Legislative Assembly for the ACT: 1998 Week 1 Hansard (29 April) . . Page.. 181 ..
MR HUMPHRIES (continuing):
My theory, Mr Speaker, is that, in fact, the document does not do anything of the sort. The document he is referring to is, in fact, a litany of reasons why the ACT branch of the Labor Party would never privatise anything. The statements Mr Stanhope and Mr Quinlan have made in this place today about why the door is ajar are, in fact, a myth. There is no door ajar. The fact is that the policy of the Labor Party is as Mr Berry stated it during the recent election campaign. They would never privatise - end of story, full stop, lock up the door and go home. That is what I suspect is the state of play; but I am prepared to be surprised, and surprised I would be. Mr Speaker, I think that it would be appropriate and courteous to this chamber if Mr Corbell, having trumpeted the benefits of this document, having told us how good this document is, were now to put the document on the table. I invite him to do what he has had done many times on this side of the chamber and be courteous enough to table the document that has been referred to.
Mr Corbell: Mr Speaker, I seek leave to table the document. Let us waste no more of the time of the Assembly.
MR BERRY (4.58): Mr Speaker, I am pleased that I am able now to speak to this motion. Mr Humphries could not possibly urge his large numbers of staff to go to the library and discover these things; he would rather pull a stunt on the floor of the chamber. I intend to amend this motion to require all parties and members in this place to table their criteria for the privatisation of public assets in order that we can determine whether they have any at all. That will be an interesting voyage of discovery, I am sure.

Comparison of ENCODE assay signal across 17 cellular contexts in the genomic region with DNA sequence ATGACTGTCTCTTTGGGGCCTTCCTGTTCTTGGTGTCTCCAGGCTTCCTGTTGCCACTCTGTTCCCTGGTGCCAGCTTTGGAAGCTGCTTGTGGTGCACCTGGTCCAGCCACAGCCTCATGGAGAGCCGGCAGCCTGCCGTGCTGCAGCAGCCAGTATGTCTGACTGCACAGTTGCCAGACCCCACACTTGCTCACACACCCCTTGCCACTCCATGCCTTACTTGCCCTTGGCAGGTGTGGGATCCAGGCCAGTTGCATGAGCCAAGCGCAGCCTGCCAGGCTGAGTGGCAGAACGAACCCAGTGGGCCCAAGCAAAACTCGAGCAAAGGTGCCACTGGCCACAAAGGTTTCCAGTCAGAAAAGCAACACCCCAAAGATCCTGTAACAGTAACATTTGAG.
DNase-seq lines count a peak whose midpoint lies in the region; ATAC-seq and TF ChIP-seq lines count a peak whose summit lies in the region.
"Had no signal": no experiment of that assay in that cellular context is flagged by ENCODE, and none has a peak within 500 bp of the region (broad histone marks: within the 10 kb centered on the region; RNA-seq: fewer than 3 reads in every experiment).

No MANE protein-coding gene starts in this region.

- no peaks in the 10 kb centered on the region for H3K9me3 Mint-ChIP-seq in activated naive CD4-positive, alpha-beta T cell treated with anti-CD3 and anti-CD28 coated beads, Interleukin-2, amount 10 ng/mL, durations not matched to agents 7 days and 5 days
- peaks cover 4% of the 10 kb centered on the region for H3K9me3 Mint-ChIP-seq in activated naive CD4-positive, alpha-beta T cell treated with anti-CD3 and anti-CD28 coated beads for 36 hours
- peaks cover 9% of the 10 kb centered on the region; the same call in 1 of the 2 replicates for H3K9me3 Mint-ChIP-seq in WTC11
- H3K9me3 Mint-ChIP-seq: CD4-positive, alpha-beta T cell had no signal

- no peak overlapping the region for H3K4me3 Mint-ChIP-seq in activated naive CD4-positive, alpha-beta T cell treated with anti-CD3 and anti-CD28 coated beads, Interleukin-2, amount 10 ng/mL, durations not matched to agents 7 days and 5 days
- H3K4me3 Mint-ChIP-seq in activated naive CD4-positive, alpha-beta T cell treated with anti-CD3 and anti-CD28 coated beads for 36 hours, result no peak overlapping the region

Mr Speaker, I am in the process, I think, of putting together an amendment which will require all parties and members respectively to provide that sort of documentation. It strikes me that, whilst there is an enthusiasm amongst the coalition to attack the Labor Party over this issue, their own laundry needs to be aired in this respect. It will be interesting to see whether the Liberal Party has any public criteria at all. The Labor Party's criteria are public. It will be interesting to see whether Mr Osborne has any criteria at all. It will be interesting to see whether the other Independent, Mr Rugendyke, has any criteria at all. It will be interesting to see whether the new member of the Government, Mr Moore, has any criteria at all. Mr Speaker, these facts will be fully revealed if members opposite, in their saintly pose, are prepared to support such an amendment. It will be very interesting to see whether those opposite who are so fulsome in their commitment to this recently discovered principle of access to Labor Party documents will be prepared to adopt the same principle in respect of themselves.
Mr Humphries: We will table our policy statements.
Mr Hird: No trouble at all. What have we got to hide?
MR BERRY: I suspect that many of you have nothing. It is not a case of whether you have anything to hide; it is a case of whether you have anything at all. It is the old, "We will show you ours. Okay; you have got ours, now show us yours". This is a very obvious opportunity to demonstrate your saintly position. I hope that the Greens have clear criteria in relation to this issue, and others as well.